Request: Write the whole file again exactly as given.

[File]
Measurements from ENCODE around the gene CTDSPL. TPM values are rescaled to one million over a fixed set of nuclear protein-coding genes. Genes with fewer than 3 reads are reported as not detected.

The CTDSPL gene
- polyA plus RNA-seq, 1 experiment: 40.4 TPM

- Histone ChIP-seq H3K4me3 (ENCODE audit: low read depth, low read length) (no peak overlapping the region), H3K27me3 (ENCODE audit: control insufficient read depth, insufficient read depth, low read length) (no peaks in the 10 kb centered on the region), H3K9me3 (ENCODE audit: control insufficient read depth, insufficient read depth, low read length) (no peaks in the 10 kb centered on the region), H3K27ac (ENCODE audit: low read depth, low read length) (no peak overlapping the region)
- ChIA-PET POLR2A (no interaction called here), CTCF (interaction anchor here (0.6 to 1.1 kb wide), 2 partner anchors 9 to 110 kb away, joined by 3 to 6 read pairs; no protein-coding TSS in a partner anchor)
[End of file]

Measurements from ENCODE around the gene CTDSPL. TPM values are rescaled to one million over a fixed set of nuclear protein-coding genes. Genes with fewer than 3 reads are reported as not detected.

The CTDSPL gene
- polyA plus RNA-seq, 1 experiment: 40.4 TPM

- Histone ChIP-seq H3K4me3 (ENCODE audit: low read depth, low read length) (no peak overlapping the region), H3K27me3 (ENCODE audit: control insufficient read depth, insufficient read depth, low read length) (no peaks in the 10 kb centered on the region), H3K9me3 (ENCODE audit: control insufficient read depth, insufficient read depth, low read length) (no peaks in the 10 kb centered on the region), H3K27ac (ENCODE audit: low read depth, low read length) (no peak overlapping the region)
- ChIA-PET POLR2A (no interaction called here), CTCF (interaction anchor here (0.6 to 1.1 kb wide), 2 partner anchors 9 to 110 kb away, joined by 3 to 6 read pairs; no protein-coding TSS in a partner anchor)